The use of these diagnostic criteria results in three major categories of PCOS cases. However, a recent large analysis indicated that there were no significant genetic differences among these categories of PCOS cases. This finding suggests that the current diagnostic criteria do not identify biologically distinct subtypes of PCOS. In contrast, the reproductive and metabolic subtypes of PCOS were associated with biologic differences (i.e., different genes).

In a previous study, Dr. Dunaif and her research team found that rare variants in a gene involved in male hormone production, DENND1A, were present in almost 50 percent of families with PCOS. It may be possible to use these genetic variants as a marker for early PCOS detection. The latest study significantly advances the investigation of the genetic heterogeneity of PCOS, Dr. Dunaif says. “To our knowledge, this is the first study to uncover PCOS subtypes with unique genetic signals that involve new gene regions.”

The gene signals associated with the PCOS subtypes, particularly those associated with the reproductive subtype, were exceptionally strong, conferring threefold to almost sixfold increases in risk, suggesting the genes causing these signals have large effects on disease risk. Signals this strong should make the genes easier to identify than typical GWAS genes, which have very weak signals. These findings need to be confirmed, but they are exceptionally intriguing and exciting, Dr. Dunaif says.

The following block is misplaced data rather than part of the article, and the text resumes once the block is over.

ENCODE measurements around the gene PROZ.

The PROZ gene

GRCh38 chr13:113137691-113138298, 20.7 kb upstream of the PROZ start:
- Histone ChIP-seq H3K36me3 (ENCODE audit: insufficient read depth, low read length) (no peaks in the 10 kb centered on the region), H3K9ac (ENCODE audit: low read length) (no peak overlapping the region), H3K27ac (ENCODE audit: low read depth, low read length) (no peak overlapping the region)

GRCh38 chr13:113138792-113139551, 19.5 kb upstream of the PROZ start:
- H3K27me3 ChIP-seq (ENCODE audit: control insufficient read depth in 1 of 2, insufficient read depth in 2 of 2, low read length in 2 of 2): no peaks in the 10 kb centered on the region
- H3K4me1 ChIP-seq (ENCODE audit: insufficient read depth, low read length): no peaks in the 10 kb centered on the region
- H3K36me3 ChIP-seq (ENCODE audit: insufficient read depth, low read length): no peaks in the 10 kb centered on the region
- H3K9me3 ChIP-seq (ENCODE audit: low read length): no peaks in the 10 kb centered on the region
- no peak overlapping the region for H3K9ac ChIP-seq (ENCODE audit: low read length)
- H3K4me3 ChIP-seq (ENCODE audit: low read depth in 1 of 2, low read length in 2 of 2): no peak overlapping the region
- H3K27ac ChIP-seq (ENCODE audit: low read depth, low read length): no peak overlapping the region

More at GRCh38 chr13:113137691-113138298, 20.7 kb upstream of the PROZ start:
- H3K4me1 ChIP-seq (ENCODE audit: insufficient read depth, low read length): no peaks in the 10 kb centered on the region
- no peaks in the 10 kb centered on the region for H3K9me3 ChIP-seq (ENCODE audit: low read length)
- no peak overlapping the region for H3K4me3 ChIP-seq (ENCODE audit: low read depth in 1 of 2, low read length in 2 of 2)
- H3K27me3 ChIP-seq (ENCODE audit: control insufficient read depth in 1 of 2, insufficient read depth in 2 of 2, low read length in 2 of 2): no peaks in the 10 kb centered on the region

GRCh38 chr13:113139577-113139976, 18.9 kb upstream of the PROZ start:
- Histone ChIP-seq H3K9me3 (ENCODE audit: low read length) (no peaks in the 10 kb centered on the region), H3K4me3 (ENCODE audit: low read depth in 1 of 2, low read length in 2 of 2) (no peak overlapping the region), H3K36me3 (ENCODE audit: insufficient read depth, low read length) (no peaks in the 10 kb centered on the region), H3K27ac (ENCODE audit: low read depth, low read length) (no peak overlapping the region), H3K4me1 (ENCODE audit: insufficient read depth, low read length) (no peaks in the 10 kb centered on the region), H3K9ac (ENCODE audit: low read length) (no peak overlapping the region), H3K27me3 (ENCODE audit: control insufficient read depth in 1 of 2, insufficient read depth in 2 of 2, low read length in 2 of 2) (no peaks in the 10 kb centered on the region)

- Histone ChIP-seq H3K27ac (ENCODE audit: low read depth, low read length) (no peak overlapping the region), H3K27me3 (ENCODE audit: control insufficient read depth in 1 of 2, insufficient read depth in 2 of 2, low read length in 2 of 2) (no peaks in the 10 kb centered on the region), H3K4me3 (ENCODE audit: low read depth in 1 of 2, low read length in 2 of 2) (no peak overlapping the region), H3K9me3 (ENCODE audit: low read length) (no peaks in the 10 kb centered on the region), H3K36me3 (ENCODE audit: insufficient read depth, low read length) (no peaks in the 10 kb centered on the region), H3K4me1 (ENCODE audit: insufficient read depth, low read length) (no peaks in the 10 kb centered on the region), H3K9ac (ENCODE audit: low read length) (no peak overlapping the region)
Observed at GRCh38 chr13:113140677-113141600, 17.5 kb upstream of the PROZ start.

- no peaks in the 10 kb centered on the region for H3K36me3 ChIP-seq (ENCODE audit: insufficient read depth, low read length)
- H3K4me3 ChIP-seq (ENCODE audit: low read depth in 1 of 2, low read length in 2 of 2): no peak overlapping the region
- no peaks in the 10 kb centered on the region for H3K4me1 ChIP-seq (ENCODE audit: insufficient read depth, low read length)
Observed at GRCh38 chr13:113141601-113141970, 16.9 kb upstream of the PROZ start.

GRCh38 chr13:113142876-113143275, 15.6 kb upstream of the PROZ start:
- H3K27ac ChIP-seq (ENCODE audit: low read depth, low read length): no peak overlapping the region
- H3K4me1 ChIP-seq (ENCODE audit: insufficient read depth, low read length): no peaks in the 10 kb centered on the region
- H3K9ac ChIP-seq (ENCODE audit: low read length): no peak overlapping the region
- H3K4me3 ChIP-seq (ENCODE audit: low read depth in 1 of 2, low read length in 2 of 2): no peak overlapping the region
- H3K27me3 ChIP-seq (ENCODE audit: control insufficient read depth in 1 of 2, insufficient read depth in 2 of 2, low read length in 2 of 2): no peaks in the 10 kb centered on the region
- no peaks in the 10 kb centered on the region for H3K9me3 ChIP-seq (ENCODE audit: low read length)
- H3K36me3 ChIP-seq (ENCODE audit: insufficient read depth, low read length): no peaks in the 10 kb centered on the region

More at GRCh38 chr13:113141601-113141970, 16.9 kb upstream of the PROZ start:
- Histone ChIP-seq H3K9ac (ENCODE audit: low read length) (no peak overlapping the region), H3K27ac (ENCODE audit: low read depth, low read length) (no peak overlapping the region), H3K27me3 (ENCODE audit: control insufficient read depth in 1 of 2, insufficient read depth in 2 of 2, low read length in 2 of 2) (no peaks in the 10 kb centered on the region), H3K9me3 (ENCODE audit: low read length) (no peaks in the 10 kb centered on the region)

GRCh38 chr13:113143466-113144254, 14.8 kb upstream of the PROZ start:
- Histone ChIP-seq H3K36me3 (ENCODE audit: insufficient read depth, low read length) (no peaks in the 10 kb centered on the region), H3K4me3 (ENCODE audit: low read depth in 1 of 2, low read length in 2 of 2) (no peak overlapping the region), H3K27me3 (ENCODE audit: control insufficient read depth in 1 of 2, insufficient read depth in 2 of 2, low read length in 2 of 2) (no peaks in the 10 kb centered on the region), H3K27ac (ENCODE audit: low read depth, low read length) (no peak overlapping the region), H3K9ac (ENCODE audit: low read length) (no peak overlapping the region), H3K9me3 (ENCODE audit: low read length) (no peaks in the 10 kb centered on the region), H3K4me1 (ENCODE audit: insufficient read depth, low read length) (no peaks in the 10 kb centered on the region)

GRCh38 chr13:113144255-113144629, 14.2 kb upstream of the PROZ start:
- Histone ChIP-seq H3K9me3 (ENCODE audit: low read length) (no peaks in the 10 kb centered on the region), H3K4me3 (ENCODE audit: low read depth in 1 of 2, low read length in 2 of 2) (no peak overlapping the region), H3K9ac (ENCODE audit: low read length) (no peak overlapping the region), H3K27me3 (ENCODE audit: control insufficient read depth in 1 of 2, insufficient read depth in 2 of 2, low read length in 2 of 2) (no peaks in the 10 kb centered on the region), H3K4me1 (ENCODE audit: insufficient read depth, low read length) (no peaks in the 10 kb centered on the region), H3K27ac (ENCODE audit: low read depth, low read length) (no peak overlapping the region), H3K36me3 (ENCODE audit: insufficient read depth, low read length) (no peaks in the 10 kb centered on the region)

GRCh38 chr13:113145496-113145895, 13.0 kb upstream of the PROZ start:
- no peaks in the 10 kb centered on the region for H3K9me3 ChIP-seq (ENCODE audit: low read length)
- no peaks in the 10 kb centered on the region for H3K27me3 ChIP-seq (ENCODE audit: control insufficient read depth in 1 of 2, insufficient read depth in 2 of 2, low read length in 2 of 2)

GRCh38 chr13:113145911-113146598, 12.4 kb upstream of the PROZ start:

The findings could set the stage for better screening and treatment options for all women with PCOS—a disease that has been historically underdiagnosed. “Our study presents an objective approach to PCOS classification and validates this approach by demonstrating that the reproductive and metabolic subtypes thus identified are associated with novel and distinct gene regions," Dr. Dunaif says. "Further, these gene regions have large effects on PCOS disease risk, perhaps reflecting the fact that these subtypes are more homogeneous."

These strong gene signals will enable the identification of genes causing PCOS, she says, and the resulting genetic knowledge promises to uncover the causes of PCOS and identify pathways to target for innovative PCOS therapies. The strong gene signals can also be used for testing to predict PCOS. The hormonal and genetic profiles of the PCOS subtypes can be used for personalized medical approaches to PCOS.

  • Question of the Year:

What was the most significant development in your field in 2020?

I would say the most important development in the field was the general recognition of the importance of sex differences in disease because of the striking increases in COVID-19 mortality in men compared to women. This observation led to important studies of the mechanisms of these sex differences as well as to sex-specific therapeutic interventions.

- Andrea Dunaif, MD

Featured

Andrea Dunaif, MD

Andrea Dunaif, MD

Hilda and J. Lester Gabrilove Division of Endocrinology, Diabetes and Bone Disease, and Lillian and Henry M. Stratton Professor of Molecular Medicine